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National Treatment in the GATT

  • Henrik Horn

The National Treatment (NT) clause is the first-line defense in the GATT (and in most other trade agreements) against opportunistic exploitation of the inevitable incompleteness of the agreement. This paper examines the role of NT as it applies to internal taxation under the GATT. It is shown that despite severely restricting the freedom to set internal taxes, NT may improve government welfare, but it will not completely solve the incomplete contract problem it is meant to remedy. Furthermore, it requires a high degree of economic sophistication on behalf of trade negotiators in order for this beneficial effect to materialize.

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File URL: http://www.aeaweb.org/articles.php?doi=10.1257/000282806776157768
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Article provided by American Economic Association in its journal American Economic Review.

Volume (Year): 96 (2006)
Issue (Month): 1 (March)
Pages: 394-404

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Handle: RePEc:aea:aecrev:v:96:y:2006:i:1:p:394-404
Note: DOI: 10.1257/000282806776157768
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References listed on IDEAS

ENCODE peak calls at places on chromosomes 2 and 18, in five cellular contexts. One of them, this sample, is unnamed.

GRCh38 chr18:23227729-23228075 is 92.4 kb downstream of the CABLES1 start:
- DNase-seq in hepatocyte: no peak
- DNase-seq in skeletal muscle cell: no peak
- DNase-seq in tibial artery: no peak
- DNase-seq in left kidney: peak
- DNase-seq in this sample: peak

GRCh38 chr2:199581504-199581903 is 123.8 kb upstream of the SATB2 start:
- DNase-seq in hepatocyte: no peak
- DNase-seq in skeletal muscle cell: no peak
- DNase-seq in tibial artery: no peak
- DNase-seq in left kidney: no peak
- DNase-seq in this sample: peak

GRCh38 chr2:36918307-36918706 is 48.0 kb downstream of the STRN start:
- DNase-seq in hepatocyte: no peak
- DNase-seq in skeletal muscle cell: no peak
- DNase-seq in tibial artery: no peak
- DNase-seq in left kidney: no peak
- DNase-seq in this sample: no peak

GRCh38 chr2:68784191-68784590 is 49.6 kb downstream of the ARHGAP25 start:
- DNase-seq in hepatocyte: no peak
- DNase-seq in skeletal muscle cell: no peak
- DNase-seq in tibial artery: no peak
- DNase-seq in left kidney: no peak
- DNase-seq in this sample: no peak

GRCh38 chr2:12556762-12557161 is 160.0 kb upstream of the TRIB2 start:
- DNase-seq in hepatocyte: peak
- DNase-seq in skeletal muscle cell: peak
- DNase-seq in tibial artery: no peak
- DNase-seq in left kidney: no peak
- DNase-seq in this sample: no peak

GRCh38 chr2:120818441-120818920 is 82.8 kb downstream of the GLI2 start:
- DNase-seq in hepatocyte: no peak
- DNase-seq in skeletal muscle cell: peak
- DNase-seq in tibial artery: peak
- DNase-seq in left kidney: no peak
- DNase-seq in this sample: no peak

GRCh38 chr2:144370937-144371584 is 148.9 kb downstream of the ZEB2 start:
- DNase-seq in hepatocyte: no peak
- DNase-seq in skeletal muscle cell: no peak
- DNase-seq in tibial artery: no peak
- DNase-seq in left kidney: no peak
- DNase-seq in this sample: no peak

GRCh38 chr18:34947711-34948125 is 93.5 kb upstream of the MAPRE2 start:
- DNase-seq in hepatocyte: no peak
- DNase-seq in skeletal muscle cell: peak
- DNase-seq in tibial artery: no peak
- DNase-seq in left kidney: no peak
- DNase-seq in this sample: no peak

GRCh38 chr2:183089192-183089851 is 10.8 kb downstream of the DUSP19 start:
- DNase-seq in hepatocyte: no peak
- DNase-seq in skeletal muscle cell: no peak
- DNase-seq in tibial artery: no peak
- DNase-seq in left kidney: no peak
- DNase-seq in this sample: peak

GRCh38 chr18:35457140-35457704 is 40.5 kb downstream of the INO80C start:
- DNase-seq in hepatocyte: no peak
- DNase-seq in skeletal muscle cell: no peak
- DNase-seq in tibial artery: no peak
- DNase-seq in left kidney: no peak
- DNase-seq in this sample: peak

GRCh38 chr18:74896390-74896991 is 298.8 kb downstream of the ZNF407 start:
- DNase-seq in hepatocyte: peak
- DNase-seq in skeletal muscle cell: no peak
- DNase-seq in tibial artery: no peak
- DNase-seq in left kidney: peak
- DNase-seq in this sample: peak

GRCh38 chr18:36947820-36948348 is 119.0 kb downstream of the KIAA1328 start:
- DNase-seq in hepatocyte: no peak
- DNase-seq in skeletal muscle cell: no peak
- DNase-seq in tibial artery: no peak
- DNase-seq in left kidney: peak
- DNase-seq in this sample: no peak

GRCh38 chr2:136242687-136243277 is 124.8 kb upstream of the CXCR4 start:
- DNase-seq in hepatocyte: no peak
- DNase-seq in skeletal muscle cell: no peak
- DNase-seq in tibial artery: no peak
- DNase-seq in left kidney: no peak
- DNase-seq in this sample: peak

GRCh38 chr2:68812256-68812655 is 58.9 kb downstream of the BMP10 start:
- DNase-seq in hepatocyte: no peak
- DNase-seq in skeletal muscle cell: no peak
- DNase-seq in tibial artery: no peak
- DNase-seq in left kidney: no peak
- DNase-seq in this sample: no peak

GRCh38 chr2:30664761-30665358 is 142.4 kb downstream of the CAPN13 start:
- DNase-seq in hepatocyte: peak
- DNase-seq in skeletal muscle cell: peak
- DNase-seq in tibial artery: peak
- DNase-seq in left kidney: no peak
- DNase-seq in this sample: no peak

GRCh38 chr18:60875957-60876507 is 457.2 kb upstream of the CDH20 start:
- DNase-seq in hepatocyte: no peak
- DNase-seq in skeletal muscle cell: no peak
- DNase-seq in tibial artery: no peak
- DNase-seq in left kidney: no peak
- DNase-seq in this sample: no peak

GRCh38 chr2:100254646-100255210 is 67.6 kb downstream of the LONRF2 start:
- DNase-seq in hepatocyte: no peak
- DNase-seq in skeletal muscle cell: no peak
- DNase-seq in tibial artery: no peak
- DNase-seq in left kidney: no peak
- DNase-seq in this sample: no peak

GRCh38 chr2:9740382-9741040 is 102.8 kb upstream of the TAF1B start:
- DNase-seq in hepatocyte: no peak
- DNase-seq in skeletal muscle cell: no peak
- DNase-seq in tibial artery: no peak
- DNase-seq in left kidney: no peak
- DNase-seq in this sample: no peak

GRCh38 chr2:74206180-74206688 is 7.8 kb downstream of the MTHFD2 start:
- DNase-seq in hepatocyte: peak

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  1. Josh Ederington, 2001. "International Coordination of Trade and Domestic Policies," American Economic Review, American Economic Association, vol. 91(5), pages 1580-1593, December.
  2. Kyle Bagwell & Robert W. Staiger, 1999. "Domestic Policies, National Sovereignty and International Economic Institutions," NBER Working Papers 7293, National Bureau of Economic Research, Inc.
  3. Henrik Horn, 2006. "National Treatment in the GATT," American Economic Review, American Economic Association, vol. 96(1), pages 394-404, March.
  4. Pierpaolo Battigalli & Giovanni Maggi, 2003. "International agreements on product standards: an incomplete-contracting theory," Working Papers 229, IGIER (Innocenzo Gasparini Institute for Economic Research), Bocconi University.
  5. Brian R. Copeland, 1990. "Strategic Interaction among Nations: Negotiable and Non-negotiable Trade Barriers," Canadian Journal of Economics, Canadian Economics Association, vol. 23(1), pages 84-108, February.
  6. Bagwell,K. & Staiger,R.W., 1998. "An economic theory of GATT," Working papers 15, Wisconsin Madison - Social Systems.
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